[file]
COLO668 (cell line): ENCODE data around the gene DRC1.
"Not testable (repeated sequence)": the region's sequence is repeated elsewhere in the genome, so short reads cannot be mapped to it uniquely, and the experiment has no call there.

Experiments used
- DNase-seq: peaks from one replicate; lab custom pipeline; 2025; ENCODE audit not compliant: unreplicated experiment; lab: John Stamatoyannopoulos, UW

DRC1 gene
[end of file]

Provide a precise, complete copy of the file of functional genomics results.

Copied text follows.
COLO668 (cell line): ENCODE data around the gene DRC1.
"Not testable (repeated sequence)": the region's sequence is repeated elsewhere in the genome, so short reads cannot be mapped to it uniquely, and the experiment has no call there.

Experiments used
- DNase-seq: peaks from one replicate; lab custom pipeline; 2025; ENCODE audit not compliant: unreplicated experiment; lab: John Stamatoyannopoulos, UW

DRC1 gene